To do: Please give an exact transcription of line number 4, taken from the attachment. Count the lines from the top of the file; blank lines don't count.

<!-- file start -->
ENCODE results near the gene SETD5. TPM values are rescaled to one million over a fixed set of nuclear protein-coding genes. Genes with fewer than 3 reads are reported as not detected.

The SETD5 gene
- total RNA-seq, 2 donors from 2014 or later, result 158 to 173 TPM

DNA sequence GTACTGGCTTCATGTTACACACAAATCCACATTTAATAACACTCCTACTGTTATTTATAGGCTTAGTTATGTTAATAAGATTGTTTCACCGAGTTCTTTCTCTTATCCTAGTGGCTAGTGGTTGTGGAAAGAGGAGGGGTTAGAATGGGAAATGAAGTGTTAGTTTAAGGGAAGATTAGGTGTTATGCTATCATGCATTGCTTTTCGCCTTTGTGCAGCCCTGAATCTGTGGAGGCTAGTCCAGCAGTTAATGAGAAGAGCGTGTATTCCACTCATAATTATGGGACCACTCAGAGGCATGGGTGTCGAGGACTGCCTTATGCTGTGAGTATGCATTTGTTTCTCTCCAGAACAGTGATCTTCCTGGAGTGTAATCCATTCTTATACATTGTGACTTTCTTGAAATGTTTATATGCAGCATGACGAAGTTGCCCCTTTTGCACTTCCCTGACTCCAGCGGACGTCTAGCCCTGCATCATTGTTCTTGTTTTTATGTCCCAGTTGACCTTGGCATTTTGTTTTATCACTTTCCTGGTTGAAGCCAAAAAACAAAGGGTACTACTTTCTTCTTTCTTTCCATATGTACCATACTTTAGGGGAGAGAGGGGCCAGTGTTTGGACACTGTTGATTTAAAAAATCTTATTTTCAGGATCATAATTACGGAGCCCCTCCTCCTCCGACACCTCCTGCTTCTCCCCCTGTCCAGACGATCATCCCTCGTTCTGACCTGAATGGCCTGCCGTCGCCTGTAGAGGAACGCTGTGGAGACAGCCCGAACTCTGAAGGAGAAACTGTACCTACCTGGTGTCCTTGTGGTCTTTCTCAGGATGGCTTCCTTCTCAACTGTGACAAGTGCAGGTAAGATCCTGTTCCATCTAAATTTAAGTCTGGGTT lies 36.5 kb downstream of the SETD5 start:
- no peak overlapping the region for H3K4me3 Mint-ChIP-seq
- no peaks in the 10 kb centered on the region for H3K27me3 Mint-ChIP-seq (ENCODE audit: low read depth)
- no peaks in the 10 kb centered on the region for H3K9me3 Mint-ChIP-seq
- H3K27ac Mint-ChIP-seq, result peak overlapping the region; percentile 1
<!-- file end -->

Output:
DNA sequence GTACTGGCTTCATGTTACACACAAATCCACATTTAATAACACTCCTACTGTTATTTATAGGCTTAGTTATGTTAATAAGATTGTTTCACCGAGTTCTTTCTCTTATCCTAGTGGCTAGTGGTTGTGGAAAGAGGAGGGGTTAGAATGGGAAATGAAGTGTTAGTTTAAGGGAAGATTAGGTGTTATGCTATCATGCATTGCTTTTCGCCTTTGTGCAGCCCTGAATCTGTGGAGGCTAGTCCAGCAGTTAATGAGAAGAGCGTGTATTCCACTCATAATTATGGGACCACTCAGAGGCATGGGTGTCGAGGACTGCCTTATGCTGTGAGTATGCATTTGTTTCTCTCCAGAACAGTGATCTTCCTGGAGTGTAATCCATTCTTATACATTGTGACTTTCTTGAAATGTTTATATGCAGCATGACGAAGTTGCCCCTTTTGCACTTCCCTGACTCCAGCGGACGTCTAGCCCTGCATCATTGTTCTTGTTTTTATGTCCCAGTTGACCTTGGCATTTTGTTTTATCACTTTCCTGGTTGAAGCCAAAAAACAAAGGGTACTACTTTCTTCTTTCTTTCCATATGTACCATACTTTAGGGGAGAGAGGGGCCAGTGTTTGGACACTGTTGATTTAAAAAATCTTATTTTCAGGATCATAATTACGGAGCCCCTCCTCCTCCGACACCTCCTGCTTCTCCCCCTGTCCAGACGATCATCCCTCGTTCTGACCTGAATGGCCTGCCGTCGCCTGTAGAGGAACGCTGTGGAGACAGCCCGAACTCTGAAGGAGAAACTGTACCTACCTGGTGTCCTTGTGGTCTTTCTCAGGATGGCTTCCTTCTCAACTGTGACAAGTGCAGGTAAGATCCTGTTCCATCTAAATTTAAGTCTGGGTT lies 36.5 kb downstream of the SETD5 start: